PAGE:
Russell County was originally part of a large sea that stretched from the Gulf of Mexico to the Arctic Ocean. As the Rocky Mountains rose, the sea slowly disappeared.

Several Native American tribes inhabited Russell County, although there were no permanent villages here.

Francisco Vasquez Coronado was the earliest white man to explore Russell County in 1541, followed by many others, including Zebulon Pike, whose mapping expedition in 1806 resulted in the discovery of Pikes Peak.

In the mid-1800's, forts were established along the Kansas, Smoky Hill, and Saline Rivers. To the east of Russell was Fort Ellsworth (Fort Harker). To the west was Fort Fletcher (old Fort Hays).

In April 1871, a colony of about 60 families from Ripon, Wisconsin, migrated to Fossil Station, near the end of the line on the Union Pacific Railroad. When Fossil Station incorporated, the state changed the name from Fossil Station to Russell, after a Civil War veteran who never saw his namesake.

Early settlers quarried rock from rocky outcrops of limestone in Russell County. They used the stone as fence posts and building material. The stone, when freshly quarried, is soft enough to be sawed, drilled, or shaped with hand tools. After prolonged exposure to the elements, it hardens and becomes weather resistant. The miles of stone fenceposts in this area have become a hallmark.

Early settlers included many Easterners, as well as immigrants, primarily from Great Britain and the Germanic countries (especially Volga Germans from Russia). These settlers were later joined by many from Oklahoma and Texas who came to work in the oil boom of the 1920s and 1930s.

Russell is the boyhood home of two United States Senators -- Robert Dole and Arlen Specter.

From William G. Cutler's History of the State of Kansas, published in 1883 by A. T. Andreas, Chicago, IL.

Russell County is one of the central counties of Kansas, it being two hundred and forty-four miles from the Missouri River to the east line of the county, and one hundred and ninty-two (sic) miles from the east line of the county to the west line of the State. A line drawn through the center of the State, from east to west, would pass about three miles south of the south line of the county. The county is bounded on the north by Osborne County, on the south by Barton, on the east by Ellsworth and Lincoln counties, and on the west by Ellis County. The county contains 576,000 acres, or 900 square miles, and is divided into eight civil, or municipal, townships, those of Paradise and Fairview embracing nearly the northern half of the county, the other portion being divided into six townships of very unequal size. The county is governed by a Board of three Commissioners, who are elected for three years, and is so arranged that one is elected each year. That all portions of the county may be fairly represented on the Board, the county is divided into three Commissioner Districts, and the election of each Commissioner is confined to the Electors of the District in which he resides.

To all intents and purposes, Russell is a prairie county, and for miles and miles, not a sign of a tree or bush can be seen., Standing upon the highest point in the vicinity of the county seat, which is located very near the geographical center of the county, one sees nothing but a wide extent of prairie to the north, south, east and west, with nothing to break the monotony of the view, but a house here and there at long intervals. Stretch the vision to the farthest extent, and one will look in vain to catch a glimpse of a tree. The prairie appears almost as level as the surface of a lake, except that its undulations can be observed rising and falling like the gentle swells of a rising tide. While the general surface presents this appearance to the eye of a person occupying a central position in the county, he will, by a personal survey, discover considerable bluffs in various portions, but chiefly along the Saline River and Salt Creek. The bluffs along these stream (sic) are very high and broken, some reaching an altitude of four hundred feet. Most of the other creeks have very high, steep banks, but not bluffy, as the land extends away from the streams in wide stretches of beautiful upland.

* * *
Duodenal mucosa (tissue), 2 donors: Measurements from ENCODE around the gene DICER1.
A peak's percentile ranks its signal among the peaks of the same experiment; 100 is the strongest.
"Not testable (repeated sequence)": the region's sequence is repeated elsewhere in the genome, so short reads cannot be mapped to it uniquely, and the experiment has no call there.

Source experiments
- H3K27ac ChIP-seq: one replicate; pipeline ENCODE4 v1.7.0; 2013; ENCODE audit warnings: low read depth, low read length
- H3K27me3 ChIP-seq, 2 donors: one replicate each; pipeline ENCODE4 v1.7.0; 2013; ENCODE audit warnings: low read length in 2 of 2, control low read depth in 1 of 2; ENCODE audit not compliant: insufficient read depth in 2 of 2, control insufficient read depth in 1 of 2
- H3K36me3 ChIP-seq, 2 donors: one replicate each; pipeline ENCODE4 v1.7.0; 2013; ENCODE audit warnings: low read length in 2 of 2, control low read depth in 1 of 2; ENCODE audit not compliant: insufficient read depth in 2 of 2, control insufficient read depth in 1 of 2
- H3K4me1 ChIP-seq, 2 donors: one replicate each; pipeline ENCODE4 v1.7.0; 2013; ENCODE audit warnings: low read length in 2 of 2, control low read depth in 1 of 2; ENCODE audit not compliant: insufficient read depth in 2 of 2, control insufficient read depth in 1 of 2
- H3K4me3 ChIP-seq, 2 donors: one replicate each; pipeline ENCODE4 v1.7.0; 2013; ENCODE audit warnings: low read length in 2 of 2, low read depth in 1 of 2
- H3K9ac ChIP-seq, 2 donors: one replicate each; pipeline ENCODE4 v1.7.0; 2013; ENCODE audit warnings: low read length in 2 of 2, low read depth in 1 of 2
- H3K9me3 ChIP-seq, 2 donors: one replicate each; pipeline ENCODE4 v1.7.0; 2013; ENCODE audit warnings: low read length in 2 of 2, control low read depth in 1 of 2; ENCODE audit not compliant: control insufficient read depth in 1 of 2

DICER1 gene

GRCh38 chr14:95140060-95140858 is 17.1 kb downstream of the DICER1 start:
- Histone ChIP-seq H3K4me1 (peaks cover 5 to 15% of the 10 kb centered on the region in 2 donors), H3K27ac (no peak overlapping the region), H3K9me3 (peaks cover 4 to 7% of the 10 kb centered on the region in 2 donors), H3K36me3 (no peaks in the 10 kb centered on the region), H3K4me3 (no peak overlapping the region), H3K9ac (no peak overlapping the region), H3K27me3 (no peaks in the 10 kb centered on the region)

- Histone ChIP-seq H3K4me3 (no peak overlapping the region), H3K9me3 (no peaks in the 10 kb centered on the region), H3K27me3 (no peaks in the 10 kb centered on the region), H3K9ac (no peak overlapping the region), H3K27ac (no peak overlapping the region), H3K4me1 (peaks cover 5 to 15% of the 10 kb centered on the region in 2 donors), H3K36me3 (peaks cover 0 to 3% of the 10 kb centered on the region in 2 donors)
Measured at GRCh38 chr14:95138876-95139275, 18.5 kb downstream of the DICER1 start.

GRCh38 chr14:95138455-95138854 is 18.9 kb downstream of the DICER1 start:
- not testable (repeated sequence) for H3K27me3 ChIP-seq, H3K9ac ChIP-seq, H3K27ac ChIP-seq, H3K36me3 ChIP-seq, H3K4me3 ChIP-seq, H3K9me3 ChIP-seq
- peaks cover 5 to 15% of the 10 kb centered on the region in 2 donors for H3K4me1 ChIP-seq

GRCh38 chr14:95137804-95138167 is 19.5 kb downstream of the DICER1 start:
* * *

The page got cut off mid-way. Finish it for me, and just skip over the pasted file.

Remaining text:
The surface of the county presents no diversity of scenery, except that on Paradise Creek, and Wolf Creek and its branches, in the northern portion of the county, there is some timber, and a little on some of the creeks in the extreme south of the county. The center of the county from east to west is high table land, sloping towards the Smoky Hill River on the south and towards the Saline River on the north. These two rivers run parallel to each other across the county from west to east, at an average distance from each other of about twelve miles, except at the extreme west of the county, where the distance between the rivers is about twenty miles, the Smoky entering the county about two miles north of the southwest corner, and the Saline about six miles south of the northwest corner. After entering the county the Saline runs southeast about seven miles, and the Smoky about seven miles northeast, after which the course of both rivers is almost due east.